Archive for March, 2014
The following is a visual representation of why the effort of hauling my gear thousands of miles, fighting through sometimes difficult water and camping in the cold is worth the effort. I’ve just returned from the area near Tofino, British Columbia, where I was fortunate enough to go kayak camping for a few days.
Sea lions off of Blunden island.
A gray whale and her calf surface briefly.
A sea otter takes a break from his ceaseless activity to watch me. They seem to like he turbulent, foamy water, or at least the food they find there.
Dramatic waves, having traveled immense distances across the open Pacific, come ashore at last.
Whales are huge, but not always obvious. There is a whale in this picture… (click to enlarge, as with all these images)
Only when they break the surface or breathe do you really see them, unless they’re doing something dramatic like broaching or fluking, which I didn’t see this time (although I have seen it – see here).
In the calmer waters behind the barrier islands, it’s a different world.
This is the kind of scenery with which I was continually forced to cope… really, how does one deal with this? It’s everywhere you look; it’s there when the sun sets, and still there in the morning. I couldn’t stop feeling like the luckiest person alive.
Sometimes, this happens:
Numerous inviting beaches await, some with caves or primeval, Tolkeinesque rain forest groves.
Wolves comb the beaches for anything edible. They approached me at close range while I was camping and I had to shoo them away, but unfortunately I didn’t have a camera nearby at the time. They seemed sleek and well-nourished. Here are images of some other wolves I saw once.
I like blue.
This next image, although not that impressive, I will never forget, because it was so hard to get. A 30-knot headwind was blasting mercilessly into my teeth as the tidal current ran against me over a complex bottom, causing confused, turbulent water that pulled in multiple directions with waves popping up unexpectedly to douse me and my unprotected camera. I had to row forward furiously just to go backwards slowly, but I was determined to get an image of these guys. When I put down the paddle for just 8 seconds (I counted), the wind swung me in the opposite direction. The motion of the boat, the lack of good light, and the qualities of the camera made it extremely difficult to get a clear image, all while trying to keep right side up and the camera dry. I took it as a personal challenge to get any image at all, and after all that, when I reached the right spot to take the picture and raised the camera during the 8-second interval, the eagles turned their backs upon me! I shouted “really? That’s the way it’s going to be?” Yes, that’s the way it was.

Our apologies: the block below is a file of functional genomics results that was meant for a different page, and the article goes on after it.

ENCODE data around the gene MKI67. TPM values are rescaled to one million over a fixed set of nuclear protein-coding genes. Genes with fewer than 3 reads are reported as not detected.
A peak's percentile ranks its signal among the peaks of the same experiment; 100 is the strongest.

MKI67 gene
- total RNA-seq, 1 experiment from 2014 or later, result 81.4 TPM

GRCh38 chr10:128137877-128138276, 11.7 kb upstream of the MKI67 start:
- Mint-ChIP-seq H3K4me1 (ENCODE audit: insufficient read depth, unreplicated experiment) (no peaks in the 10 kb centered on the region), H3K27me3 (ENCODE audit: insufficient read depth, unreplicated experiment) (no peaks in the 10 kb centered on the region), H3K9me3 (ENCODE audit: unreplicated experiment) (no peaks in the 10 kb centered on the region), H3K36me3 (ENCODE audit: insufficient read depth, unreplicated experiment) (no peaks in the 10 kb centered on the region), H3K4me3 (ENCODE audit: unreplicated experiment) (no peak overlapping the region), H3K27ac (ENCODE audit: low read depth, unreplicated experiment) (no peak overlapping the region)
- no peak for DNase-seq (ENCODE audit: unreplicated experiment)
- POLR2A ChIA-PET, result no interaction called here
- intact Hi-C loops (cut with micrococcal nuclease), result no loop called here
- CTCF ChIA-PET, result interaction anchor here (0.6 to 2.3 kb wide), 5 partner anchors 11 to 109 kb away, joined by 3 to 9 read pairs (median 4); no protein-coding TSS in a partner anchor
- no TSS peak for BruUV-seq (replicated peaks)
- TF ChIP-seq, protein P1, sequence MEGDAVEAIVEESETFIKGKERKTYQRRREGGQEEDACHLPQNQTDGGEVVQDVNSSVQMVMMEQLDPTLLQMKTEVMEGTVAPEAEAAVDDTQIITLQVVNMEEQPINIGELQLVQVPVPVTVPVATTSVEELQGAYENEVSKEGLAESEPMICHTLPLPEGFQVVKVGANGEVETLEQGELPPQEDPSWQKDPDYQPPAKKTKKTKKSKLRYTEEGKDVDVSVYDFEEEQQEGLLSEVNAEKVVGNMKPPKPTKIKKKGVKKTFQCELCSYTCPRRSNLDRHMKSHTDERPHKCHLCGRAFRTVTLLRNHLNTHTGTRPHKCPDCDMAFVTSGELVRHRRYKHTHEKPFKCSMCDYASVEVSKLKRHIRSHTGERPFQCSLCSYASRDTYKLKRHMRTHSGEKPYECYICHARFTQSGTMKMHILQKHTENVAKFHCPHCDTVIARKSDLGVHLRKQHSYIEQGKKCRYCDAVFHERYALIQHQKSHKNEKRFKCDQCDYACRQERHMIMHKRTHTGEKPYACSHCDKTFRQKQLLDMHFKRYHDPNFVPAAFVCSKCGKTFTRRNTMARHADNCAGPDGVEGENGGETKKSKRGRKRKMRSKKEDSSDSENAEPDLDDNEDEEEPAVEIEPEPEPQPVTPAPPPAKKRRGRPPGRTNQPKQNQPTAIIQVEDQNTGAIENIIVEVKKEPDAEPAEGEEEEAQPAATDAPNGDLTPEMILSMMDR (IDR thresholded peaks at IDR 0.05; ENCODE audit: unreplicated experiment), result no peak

Many thanks to Blake at Batstar adventure tours, who rented me gear when nobody else seemed interested and was otherwise enormously helpful.2 comments
Some images looking across the Barkley sound from Port Alberni.
One of the local timber plant’s tiny tugboats pulls a raft of unprocessed logs.
A vessel in the harbor is lit by angled light coming in under the clouds.
A very typical scene from the windows of the office here.4 comments
Click on images to make them larger.
Leaving the brilliant, windswept wilderness outpost of Flagstaff, I had a good view of the peaks and a few smaller cinder cones to the west.
I touched down in the metropolitan madness of arid Phoenix…
…flew back north over the geological wonderland of Northern Arizona and Utah:
…and touched down again in rainy Seattle. SEA-TAC is a great airport. I love the wall of glass, suspended on cables:
Finally, I landed in Victoria, BC, Canada, and drove several hours to Port Alberni, another wilderness outpost.
After getting a night’s rest and putting in a day’s work, I used the remaining light to visit Stamp falls regional park, where there is a roaring waterfall and a fish ladder.
It’s verdant, smells like healthy soil and fresh air, and moss covers everything, as is characteristic of the northwest.
There was this giant, which squirted out of a crevice in a cliff, made a 90-degree turn and shot towards the sky.2 comments